Seahaven – Ghost
Seahaven‘s Ghost EP is difficult to review and critique. This isn’t meant in terms of quality (it is mighty good, but by no means perfect), but rather in each individual track carrying traits of other artists; opener “Plague” starts off much like Brand New‘s “Sowing Season (Yeah)”, “Bottled” contains glimpses of pop rock legends Third Eye Blind, “Ghost” sounds a lot like post-artcore chameleons Fear Before). Yet somehow, all seven tracks are wrapped in a punked-out bow with Jimmy Eat World‘s logo on it. Out of context, it is easy to see how this makes Ghost read like a band searching for themselves through a mishmash of different sounds, never actually finding a unique sound for themselves. Fortunately, that is not the case, as Ghost is one of the highlights of the first half of 2010.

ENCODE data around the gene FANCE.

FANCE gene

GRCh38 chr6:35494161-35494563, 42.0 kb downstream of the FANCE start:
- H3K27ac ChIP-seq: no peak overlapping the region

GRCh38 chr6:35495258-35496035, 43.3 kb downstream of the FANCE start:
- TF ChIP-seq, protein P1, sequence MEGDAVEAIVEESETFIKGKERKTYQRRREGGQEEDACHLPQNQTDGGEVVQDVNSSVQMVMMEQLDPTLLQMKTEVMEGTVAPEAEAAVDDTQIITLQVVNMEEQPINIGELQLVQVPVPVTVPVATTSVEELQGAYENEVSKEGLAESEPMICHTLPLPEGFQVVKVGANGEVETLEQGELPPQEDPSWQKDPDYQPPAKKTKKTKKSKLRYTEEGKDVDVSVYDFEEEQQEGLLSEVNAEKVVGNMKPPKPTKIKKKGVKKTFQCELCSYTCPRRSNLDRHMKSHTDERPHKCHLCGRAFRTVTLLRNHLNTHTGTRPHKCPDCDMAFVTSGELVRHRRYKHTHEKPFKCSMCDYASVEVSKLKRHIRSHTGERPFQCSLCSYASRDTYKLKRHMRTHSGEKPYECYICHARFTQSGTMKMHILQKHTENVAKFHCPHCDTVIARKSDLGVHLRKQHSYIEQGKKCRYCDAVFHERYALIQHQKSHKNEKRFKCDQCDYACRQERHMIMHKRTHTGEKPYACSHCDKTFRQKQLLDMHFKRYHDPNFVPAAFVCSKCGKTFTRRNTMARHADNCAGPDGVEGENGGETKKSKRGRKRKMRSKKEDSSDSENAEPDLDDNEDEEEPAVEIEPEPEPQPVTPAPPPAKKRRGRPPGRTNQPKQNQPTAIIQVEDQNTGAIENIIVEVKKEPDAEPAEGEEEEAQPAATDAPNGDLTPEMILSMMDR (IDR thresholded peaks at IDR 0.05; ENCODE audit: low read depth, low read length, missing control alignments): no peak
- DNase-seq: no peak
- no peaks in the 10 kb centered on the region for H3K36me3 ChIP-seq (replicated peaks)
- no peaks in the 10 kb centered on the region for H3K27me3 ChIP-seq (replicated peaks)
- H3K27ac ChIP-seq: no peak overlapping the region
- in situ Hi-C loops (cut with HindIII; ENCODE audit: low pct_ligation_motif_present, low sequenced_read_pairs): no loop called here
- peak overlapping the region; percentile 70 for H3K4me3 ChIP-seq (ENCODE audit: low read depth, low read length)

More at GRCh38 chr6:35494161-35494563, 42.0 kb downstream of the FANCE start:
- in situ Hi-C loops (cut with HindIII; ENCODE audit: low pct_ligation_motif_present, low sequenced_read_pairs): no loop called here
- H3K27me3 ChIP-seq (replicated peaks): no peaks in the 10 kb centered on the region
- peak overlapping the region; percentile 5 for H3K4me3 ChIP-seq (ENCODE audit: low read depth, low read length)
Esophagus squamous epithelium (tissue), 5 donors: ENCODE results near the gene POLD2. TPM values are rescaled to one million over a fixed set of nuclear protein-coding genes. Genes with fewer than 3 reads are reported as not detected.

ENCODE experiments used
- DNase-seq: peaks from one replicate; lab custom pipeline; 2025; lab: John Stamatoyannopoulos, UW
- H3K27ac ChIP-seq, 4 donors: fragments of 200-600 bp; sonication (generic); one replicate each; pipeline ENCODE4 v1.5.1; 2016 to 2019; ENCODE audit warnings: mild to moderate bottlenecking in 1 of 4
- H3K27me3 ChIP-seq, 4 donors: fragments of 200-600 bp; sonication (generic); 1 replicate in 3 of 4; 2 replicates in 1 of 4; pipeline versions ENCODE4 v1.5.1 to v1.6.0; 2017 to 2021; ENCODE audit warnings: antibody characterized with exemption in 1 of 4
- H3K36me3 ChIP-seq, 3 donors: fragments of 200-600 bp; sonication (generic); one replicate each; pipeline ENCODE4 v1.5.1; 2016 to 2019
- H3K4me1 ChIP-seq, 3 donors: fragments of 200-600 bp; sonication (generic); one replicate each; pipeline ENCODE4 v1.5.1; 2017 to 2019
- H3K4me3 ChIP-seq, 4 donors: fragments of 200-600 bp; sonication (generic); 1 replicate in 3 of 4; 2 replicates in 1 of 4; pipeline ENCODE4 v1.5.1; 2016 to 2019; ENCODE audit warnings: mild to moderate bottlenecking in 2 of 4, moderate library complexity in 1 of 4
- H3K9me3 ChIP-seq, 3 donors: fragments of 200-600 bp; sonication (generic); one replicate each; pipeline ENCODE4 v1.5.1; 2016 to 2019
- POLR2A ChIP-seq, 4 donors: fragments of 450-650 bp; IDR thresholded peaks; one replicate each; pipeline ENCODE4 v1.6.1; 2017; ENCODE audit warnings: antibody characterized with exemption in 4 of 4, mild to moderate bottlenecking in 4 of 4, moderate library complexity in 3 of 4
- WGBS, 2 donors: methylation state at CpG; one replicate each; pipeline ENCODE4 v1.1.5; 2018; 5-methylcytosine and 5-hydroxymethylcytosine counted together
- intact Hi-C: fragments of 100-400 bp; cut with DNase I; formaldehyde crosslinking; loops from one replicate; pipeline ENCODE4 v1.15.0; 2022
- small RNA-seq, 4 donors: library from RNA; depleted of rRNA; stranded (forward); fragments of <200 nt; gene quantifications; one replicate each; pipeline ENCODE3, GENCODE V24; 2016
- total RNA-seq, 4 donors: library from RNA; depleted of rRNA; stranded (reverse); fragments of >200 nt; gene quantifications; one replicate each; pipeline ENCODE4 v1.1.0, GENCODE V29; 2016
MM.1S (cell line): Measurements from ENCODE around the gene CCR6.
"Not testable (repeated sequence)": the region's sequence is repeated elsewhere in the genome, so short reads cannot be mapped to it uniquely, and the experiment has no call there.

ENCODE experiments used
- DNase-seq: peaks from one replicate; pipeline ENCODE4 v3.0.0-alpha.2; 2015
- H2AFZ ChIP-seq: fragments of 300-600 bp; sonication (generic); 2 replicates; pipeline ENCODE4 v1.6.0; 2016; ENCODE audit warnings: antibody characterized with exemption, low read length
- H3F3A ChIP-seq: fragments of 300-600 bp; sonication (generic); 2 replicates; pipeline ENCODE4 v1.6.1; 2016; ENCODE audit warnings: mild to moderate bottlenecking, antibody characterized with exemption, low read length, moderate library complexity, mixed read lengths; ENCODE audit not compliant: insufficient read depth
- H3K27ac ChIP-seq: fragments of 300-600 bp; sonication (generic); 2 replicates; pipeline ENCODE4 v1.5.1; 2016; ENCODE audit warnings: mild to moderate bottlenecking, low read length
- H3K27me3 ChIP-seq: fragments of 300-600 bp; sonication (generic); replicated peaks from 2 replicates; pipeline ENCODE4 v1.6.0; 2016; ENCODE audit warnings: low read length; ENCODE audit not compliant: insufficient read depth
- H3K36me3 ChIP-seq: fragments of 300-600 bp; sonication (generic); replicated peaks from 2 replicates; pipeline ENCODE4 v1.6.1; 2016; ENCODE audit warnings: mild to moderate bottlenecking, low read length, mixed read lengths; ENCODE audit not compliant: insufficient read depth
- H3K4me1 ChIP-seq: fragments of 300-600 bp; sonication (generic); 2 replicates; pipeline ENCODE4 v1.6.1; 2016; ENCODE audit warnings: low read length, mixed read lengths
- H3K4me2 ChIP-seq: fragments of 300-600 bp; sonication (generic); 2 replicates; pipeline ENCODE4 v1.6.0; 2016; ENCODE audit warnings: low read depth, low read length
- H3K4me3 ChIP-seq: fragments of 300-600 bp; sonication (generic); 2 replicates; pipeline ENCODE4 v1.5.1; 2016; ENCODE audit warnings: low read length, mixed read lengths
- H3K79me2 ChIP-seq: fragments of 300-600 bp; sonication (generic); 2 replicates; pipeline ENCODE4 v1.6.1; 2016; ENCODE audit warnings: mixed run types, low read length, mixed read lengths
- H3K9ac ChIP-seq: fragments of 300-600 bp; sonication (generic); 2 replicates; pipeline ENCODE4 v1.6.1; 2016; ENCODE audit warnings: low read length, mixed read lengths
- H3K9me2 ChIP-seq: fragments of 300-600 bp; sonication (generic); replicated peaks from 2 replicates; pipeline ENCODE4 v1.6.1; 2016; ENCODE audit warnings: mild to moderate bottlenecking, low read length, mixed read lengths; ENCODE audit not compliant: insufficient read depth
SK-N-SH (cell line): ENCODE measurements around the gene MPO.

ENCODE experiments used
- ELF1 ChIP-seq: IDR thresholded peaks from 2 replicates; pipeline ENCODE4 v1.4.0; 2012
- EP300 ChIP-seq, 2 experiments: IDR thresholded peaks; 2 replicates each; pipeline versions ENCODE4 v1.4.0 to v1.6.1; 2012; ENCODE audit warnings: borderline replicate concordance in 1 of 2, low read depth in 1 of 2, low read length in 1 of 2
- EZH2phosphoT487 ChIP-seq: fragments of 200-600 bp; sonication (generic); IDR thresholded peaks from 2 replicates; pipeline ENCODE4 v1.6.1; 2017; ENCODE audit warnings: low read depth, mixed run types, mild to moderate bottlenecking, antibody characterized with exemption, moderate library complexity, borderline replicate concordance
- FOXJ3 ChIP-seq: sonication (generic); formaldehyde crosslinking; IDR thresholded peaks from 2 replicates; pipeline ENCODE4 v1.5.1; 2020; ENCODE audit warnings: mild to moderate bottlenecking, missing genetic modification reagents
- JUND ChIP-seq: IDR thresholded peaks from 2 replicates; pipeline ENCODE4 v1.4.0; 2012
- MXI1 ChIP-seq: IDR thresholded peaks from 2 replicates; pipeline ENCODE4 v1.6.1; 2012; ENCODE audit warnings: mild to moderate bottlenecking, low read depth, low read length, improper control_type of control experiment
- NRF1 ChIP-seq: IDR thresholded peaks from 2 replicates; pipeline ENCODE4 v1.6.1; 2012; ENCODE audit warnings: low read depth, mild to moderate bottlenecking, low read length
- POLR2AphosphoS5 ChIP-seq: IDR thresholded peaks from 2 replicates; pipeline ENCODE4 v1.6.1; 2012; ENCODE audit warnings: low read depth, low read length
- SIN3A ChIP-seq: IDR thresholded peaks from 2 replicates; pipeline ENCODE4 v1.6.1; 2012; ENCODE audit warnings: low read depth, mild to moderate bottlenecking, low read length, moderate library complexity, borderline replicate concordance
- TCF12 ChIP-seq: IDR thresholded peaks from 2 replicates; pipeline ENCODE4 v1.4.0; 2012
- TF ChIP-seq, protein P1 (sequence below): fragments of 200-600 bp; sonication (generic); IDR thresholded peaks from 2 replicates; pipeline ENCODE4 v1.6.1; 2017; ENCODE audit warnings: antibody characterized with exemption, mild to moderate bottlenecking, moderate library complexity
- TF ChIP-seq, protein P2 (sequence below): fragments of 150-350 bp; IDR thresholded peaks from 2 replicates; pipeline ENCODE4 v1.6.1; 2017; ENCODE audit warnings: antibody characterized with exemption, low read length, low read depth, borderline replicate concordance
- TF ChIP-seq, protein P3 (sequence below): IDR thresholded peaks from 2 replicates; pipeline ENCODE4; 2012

What makes EPs often difficult to review is that bands are often forced to compress songs into a smaller sonic timeframe, thus limiting themselves, eliminating any musical context in the process (see Trap Them, who despite being one of the best bands of the last half-decade, fell a bit flat on their latest EP). This is Ghost‘s primary difference from most other EPs: Seahaven approaches it like a full-length, making each catchy track work and flow together as one complete set. It is easy to picture the band playing the EP straight through live, instead of having to mix it up to pander to an enthusiastic audience.
The most interesting part of the EP comes in the title track; it is surprising that the band decided to name the EP after the heaviest and least “mainstream” track on the effort. I can only give the band kudos for the decision. Also, for those unfamiliar with the band, the one guest appearance on the album may trigger your interest: Jordan Browns of Set Your Goals fame guests on “Love”.
It isn’t often that an EP can pack enough punch to warrant a spot on my top ten of the half-year list, but Ghost makes a very good case for it, pleasantly weaving the sounds of past favourites into the band’s own brand of catchy poppy punk.